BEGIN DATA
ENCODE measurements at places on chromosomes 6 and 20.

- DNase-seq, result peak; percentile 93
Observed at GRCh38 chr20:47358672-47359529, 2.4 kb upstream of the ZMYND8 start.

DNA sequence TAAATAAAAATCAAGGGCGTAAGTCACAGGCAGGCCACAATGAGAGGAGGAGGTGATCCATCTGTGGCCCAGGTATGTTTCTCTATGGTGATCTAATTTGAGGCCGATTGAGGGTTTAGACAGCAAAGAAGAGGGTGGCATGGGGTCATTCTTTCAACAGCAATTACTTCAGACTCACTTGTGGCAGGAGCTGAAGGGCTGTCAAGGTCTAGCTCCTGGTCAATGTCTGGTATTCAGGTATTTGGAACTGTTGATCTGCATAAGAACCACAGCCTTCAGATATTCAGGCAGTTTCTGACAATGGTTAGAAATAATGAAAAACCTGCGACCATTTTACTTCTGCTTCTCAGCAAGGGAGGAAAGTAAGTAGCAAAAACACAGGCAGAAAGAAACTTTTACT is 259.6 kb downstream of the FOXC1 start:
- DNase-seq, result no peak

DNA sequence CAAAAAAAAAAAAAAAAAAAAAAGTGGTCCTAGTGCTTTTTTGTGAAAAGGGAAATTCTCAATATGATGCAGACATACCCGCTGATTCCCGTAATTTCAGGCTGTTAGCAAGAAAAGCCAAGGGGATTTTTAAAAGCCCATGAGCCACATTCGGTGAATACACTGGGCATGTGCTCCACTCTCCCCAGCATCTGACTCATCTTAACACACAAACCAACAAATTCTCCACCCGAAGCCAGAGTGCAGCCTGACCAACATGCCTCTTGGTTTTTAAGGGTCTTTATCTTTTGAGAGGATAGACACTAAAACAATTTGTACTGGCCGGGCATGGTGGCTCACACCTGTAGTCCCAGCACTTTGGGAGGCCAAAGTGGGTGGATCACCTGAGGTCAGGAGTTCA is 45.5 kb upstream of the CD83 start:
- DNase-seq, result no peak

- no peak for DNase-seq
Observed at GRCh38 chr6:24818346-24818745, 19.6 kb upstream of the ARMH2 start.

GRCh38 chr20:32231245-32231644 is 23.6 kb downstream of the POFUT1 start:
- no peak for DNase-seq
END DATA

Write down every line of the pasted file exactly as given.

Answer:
ENCODE measurements at places on chromosomes 6 and 20.

- DNase-seq, result peak; percentile 93
Observed at GRCh38 chr20:47358672-47359529, 2.4 kb upstream of the ZMYND8 start.

DNA sequence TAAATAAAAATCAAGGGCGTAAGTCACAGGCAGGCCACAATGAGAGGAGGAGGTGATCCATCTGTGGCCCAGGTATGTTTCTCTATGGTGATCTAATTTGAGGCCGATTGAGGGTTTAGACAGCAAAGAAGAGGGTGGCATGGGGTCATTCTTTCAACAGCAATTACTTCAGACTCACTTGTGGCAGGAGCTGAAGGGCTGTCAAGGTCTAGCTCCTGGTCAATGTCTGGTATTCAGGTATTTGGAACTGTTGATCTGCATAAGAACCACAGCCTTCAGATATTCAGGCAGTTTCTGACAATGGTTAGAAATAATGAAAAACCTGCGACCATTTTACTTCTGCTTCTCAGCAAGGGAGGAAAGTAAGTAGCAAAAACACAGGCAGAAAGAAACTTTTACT is 259.6 kb downstream of the FOXC1 start:
- DNase-seq, result no peak

DNA sequence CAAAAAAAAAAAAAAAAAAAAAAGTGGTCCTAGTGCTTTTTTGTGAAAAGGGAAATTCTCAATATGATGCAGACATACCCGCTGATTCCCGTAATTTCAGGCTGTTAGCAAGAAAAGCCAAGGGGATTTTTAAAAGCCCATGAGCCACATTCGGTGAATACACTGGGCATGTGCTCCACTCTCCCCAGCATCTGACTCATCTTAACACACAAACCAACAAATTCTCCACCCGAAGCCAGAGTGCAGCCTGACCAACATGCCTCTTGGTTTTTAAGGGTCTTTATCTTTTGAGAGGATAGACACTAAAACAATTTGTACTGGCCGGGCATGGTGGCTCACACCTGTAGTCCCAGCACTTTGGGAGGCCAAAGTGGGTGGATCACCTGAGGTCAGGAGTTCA is 45.5 kb upstream of the CD83 start:
- DNase-seq, result no peak

- no peak for DNase-seq
Observed at GRCh38 chr6:24818346-24818745, 19.6 kb upstream of the ARMH2 start.

GRCh38 chr20:32231245-32231644 is 23.6 kb downstream of the POFUT1 start:
- no peak for DNase-seq